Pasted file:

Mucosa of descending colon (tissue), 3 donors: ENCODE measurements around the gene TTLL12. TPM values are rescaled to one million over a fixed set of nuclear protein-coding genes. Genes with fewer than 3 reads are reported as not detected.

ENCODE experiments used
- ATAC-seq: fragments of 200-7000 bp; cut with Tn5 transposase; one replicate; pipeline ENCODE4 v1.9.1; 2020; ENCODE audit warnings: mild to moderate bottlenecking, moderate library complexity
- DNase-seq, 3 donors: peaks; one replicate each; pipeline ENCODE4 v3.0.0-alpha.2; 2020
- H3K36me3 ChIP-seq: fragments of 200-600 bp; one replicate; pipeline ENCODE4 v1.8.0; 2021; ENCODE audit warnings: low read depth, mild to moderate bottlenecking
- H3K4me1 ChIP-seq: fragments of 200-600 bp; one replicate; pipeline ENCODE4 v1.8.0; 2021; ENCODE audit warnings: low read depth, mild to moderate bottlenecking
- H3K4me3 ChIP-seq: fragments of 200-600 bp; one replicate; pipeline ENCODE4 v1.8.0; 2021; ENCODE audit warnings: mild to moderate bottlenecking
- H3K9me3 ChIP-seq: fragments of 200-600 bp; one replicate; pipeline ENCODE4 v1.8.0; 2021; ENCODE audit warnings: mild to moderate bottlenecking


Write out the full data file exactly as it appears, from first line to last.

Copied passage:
Mucosa of descending colon (tissue), 3 donors: ENCODE measurements around the gene TTLL12. TPM values are rescaled to one million over a fixed set of nuclear protein-coding genes. Genes with fewer than 3 reads are reported as not detected.

ENCODE experiments used
- ATAC-seq: fragments of 200-7000 bp; cut with Tn5 transposase; one replicate; pipeline ENCODE4 v1.9.1; 2020; ENCODE audit warnings: mild to moderate bottlenecking, moderate library complexity
- DNase-seq, 3 donors: peaks; one replicate each; pipeline ENCODE4 v3.0.0-alpha.2; 2020
- H3K36me3 ChIP-seq: fragments of 200-600 bp; one replicate; pipeline ENCODE4 v1.8.0; 2021; ENCODE audit warnings: low read depth, mild to moderate bottlenecking
- H3K4me1 ChIP-seq: fragments of 200-600 bp; one replicate; pipeline ENCODE4 v1.8.0; 2021; ENCODE audit warnings: low read depth, mild to moderate bottlenecking
- H3K4me3 ChIP-seq: fragments of 200-600 bp; one replicate; pipeline ENCODE4 v1.8.0; 2021; ENCODE audit warnings: mild to moderate bottlenecking
- H3K9me3 ChIP-seq: fragments of 200-600 bp; one replicate; pipeline ENCODE4 v1.8.0; 2021; ENCODE audit warnings: mild to moderate bottlenecking